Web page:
The Doctor’s Family Reunion by Mindy Obenhaus


Hot Blooded by Donna Grant (A Dark Kings Novel, book 4)
Firestorm by Donna Grant (A Dark Kings Novel, book 10)
Blaze by Donna Grant (A Dark Kings Novel, book 11)


Kings of the Wyld by Nicholas Eames (The Band, book 1)
Dragon Mount by Jennifer M. Eaton


Strands of Truth by Colleen Coble

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Manga Series Review: Dawn of the Arcana by Rei Toma

Genre: Manga, Graphic Novel, YA Fantasy
Series: Dawn of the Arcana
# of Volumes: 13
Rating: 5 out of 5
Recommend to Others?: Yes


Sumamry (via Goodreads):
Princess Nakaba of Senan is forced to marry Prince Caesar of the enemy country Belquat, tantamount to becoming a hostage. While Caesar is pleasing to the eye, he is also selfish and possessive, telling Nakaba outright: “You are my property.” With only her attendant Loki at her side, Nakaba must find a way to cope with her hostile surroundings, her fake marriage…and a mysterious power!


My Review:
I really enjoyed reading Dawn of the Arcana. It was funny and sweet, but sad and depressing.

I actually liked the love triangle between Nakaba, Caesar, and Loki; it’s one of the better one’s I’ve seen. Love isn’t so instantaneous in this series, which is good. It grows organically albeit quickly.

There’s so much going on and so much action. The series touches greatly upon the race relations between humans and Ajin. Humans are seen as higher beings than Ajin. Ajin are treated as slaves. These moments were hard to read because this theme echoes so loudly and powerfully within actual history. All the royal families (except a very select few) are just horrible people and it’s no wonder the children ended up just as hateful and spiteful as their ancestors. It’s all just sad.

But I grew to like Caesar rather quickly – one of those few royal lights with the dark. He’s rather sweet and amusingly awkward where Nakaba is involved. He is open to change and rather thoughtful when he tries to be.

Nakaba I liked but there were times when she was just so winy. She’d complain and hesitate every time the “mysterious power” was used or going to be used. And I get it. The power is not easy to wield and rather complex. It’s almost soul-crushing. But I feel if she just stopped and really thought about things she wouldn’t stress so much.

Loki I loved so much in the beginning but my feelings for him began to wane as the story went on. I’m not sure why. Probably because of the conflicting ways he treated Nakaba. In the end, I just had indifferent feelings about him. I feel like there were better choices he could have made.

It’s a lovely story told beautifully but with a few jarring transitions and jumps in time between scenes. The ending felt rushed as if there could have been more pages to make it truly satisfying. Regardless, I was still happy with how things turned out overall.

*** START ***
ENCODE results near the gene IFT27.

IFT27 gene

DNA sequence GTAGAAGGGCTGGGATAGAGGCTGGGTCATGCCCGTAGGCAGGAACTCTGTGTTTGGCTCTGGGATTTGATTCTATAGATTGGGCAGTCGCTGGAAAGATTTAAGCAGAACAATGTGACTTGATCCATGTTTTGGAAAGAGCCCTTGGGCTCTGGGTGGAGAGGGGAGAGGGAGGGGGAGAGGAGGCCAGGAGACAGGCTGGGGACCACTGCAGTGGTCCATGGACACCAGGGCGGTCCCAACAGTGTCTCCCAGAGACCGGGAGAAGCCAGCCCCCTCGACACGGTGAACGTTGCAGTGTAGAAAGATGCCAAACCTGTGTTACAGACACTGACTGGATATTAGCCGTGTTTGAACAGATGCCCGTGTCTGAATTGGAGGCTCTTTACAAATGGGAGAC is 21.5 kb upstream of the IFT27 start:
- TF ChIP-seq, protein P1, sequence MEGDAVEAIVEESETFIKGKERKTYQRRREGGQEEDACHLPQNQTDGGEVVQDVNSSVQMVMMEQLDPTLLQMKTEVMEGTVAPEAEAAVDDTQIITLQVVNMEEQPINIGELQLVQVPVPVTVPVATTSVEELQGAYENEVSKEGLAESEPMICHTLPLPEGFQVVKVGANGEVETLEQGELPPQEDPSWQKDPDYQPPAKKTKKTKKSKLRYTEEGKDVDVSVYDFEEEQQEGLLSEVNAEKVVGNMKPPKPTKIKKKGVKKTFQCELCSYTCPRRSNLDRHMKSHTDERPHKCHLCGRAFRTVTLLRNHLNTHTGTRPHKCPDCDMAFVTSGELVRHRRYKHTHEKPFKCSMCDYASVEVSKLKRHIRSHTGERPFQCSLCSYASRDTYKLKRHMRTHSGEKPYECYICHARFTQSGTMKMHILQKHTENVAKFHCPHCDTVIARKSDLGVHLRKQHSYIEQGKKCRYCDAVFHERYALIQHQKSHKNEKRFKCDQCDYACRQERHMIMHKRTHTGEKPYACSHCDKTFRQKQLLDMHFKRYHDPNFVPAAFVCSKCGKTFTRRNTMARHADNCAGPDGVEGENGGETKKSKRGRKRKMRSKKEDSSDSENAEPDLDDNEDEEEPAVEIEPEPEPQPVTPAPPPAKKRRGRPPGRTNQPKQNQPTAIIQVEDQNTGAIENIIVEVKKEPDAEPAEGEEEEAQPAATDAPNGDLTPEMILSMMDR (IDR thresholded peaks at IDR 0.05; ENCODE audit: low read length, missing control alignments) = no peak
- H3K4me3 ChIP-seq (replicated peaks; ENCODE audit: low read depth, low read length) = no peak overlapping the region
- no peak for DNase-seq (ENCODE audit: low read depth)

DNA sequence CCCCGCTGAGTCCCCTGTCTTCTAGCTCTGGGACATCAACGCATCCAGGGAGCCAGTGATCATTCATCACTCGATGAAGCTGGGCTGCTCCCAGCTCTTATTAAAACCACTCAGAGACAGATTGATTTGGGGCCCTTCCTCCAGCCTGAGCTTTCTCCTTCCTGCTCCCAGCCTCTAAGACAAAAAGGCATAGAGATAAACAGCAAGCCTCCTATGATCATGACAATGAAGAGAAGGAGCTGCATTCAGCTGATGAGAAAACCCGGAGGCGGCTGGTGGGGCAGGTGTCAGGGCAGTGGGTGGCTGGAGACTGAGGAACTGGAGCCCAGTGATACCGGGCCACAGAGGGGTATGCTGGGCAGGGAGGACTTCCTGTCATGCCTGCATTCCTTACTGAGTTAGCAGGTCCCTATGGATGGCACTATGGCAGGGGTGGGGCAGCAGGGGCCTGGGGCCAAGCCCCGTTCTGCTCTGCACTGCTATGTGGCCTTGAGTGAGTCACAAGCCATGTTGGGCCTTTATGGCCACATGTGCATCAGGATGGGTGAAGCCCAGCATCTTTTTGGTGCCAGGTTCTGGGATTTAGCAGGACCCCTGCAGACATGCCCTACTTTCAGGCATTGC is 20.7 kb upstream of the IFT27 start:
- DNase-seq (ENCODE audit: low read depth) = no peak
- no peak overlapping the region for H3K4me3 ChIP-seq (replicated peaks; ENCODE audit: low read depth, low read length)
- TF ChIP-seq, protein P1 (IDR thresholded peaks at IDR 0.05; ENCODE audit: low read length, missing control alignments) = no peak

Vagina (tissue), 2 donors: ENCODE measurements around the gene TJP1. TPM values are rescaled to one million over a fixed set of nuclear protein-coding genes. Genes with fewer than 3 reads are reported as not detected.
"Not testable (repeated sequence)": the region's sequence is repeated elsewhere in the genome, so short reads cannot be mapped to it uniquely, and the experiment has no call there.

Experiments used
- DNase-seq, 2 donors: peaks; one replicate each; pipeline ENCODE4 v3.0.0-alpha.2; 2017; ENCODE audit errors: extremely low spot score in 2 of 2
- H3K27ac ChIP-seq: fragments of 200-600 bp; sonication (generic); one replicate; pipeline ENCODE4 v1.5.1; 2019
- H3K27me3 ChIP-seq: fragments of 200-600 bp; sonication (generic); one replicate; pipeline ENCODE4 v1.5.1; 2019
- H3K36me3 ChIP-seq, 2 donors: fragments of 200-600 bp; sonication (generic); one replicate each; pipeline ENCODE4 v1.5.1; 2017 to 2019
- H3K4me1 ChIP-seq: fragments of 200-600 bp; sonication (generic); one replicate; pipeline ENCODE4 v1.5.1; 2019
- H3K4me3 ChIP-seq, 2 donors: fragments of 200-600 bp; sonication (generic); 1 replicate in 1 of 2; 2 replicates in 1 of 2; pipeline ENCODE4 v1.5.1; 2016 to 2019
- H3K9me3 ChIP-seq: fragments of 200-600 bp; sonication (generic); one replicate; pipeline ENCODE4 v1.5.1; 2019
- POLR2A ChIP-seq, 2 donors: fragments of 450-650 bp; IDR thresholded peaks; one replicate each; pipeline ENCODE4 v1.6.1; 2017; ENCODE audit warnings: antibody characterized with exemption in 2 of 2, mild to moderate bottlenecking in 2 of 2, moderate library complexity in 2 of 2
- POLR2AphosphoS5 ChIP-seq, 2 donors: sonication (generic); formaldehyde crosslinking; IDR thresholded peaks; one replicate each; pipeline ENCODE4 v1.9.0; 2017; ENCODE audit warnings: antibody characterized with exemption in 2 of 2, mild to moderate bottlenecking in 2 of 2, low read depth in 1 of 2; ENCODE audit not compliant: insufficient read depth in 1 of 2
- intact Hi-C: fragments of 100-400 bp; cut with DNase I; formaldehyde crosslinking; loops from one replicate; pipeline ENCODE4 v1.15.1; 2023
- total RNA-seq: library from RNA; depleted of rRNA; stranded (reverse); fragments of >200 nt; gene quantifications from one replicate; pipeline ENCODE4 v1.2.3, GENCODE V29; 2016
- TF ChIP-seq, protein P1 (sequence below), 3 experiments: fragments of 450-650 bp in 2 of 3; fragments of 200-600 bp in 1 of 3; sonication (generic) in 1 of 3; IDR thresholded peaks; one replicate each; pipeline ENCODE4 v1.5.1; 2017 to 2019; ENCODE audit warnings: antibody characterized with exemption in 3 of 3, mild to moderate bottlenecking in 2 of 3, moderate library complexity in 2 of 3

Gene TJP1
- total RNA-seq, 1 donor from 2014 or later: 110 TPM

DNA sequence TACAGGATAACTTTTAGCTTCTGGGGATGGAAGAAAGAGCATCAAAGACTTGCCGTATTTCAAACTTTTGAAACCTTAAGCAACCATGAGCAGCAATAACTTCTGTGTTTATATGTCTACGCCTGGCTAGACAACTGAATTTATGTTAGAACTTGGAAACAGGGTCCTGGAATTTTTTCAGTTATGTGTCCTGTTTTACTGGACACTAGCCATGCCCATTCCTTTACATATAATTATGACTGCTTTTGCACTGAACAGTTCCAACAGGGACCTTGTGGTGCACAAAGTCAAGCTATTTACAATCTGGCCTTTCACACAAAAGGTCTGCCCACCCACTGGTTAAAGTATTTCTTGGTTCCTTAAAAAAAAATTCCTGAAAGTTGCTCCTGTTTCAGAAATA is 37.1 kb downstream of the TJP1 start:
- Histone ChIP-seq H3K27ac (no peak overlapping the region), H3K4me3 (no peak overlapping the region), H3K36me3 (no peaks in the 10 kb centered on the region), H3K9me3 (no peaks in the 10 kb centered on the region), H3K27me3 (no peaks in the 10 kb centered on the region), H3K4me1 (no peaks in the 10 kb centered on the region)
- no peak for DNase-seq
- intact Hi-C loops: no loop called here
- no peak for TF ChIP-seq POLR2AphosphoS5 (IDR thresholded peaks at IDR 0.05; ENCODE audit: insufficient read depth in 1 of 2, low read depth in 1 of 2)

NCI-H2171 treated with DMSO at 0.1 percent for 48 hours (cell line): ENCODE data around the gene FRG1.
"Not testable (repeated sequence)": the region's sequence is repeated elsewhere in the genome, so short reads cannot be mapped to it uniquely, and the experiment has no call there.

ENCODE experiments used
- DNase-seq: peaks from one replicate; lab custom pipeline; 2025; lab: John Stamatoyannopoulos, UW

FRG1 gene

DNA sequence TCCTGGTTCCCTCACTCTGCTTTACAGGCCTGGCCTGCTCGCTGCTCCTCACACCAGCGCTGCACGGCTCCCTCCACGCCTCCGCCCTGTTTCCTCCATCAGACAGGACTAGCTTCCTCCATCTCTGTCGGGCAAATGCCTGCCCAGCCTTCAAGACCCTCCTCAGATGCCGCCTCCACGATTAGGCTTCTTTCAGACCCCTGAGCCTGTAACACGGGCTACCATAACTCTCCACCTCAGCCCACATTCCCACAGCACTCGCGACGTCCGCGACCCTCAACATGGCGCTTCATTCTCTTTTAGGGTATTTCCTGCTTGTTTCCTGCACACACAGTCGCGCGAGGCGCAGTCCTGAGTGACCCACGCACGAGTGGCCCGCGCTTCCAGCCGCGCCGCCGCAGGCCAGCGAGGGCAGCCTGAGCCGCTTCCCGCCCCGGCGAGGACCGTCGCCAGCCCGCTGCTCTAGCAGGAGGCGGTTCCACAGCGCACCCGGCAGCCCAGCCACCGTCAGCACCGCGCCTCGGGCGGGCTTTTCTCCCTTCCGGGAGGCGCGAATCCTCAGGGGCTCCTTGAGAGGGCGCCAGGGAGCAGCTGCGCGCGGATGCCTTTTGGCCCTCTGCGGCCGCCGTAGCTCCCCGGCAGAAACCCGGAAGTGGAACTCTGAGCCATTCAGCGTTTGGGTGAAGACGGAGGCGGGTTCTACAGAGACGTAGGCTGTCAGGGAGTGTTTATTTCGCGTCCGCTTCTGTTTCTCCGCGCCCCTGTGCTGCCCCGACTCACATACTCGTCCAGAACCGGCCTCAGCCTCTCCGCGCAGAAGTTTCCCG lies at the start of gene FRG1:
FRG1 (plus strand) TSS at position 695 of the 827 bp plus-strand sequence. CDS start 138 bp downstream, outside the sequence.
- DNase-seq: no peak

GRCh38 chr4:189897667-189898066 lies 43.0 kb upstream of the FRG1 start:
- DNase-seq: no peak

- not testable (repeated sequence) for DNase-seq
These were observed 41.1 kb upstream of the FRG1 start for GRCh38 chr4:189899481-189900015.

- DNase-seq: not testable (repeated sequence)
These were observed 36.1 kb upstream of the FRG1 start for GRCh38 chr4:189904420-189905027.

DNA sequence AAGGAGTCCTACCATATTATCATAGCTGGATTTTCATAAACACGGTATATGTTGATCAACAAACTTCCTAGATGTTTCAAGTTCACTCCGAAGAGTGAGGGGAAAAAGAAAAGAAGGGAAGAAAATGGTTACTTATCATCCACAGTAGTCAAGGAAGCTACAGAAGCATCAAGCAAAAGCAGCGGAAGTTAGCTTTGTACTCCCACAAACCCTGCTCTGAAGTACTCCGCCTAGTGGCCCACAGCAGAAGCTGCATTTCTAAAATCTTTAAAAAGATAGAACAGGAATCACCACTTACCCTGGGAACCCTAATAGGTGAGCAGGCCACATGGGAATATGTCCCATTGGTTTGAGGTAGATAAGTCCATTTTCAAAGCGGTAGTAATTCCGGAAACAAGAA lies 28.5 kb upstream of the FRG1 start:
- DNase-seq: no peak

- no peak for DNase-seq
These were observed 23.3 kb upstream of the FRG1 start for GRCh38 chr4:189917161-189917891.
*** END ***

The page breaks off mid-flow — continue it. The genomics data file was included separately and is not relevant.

I loved this series and devoured each volume rather quickly. I’m so glad I found this series.

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Book Review: The Water Dragon’s Bride by Rei Toma (Volume 1)

Image via Goodreads

Genre: Manga, Graphic Novel, YA Fantasy
Series: The Water Dragon’s Bride, Volume 1
Rating: 4.5 out of 5
Recommend to Others?: Yes


Summary (via Goodreads):
A modern-day girl gets whisked away to a strange land where she is sacrificed to a water dragon god! 

In the blink of an eye, a modern-day girl named Asahi is whisked away from her warm and happy home and stranded in a strange and mysterious world where she is sacrificed to a water dragon god! What plans are in store for her, and what will happen when she comes face to face with this god?

A young boy named Subaru comes to Asahi’s aid, but despite his help, Asahi must endure a test of survival! Will she be able to make it out alive, or will she end up being sacrificed?


My Review:
Great start to what I’m sure is going to be a fantastic series. It has a nice The Little Mermaid vibes to it but a more sinister reversal effect.

Asahi is so cute and funny. I just love her character. It’s sad what she’s going through but I strongly believe things will work out for her in the end.

The water dragon god is very cruel to Asahi. However, Subaru’s mother comes across as more wicked than the water dragon god in this first volume. There’s so much you don’t know about the water dragon god. He is beguiling and stoic. Uninterested in humans who to him are greedy and lower than dirt. I like him as the antagonist. As flat of a character as he is, he’s certainly giving off some powerful vibes.

The story is really interesting and quickly captured my attention. I’m looking forward to reading more volumes. I anticipate unexpected twists and turns unlike anything I’ve every seen.

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And, As Always, Happy Reading!!!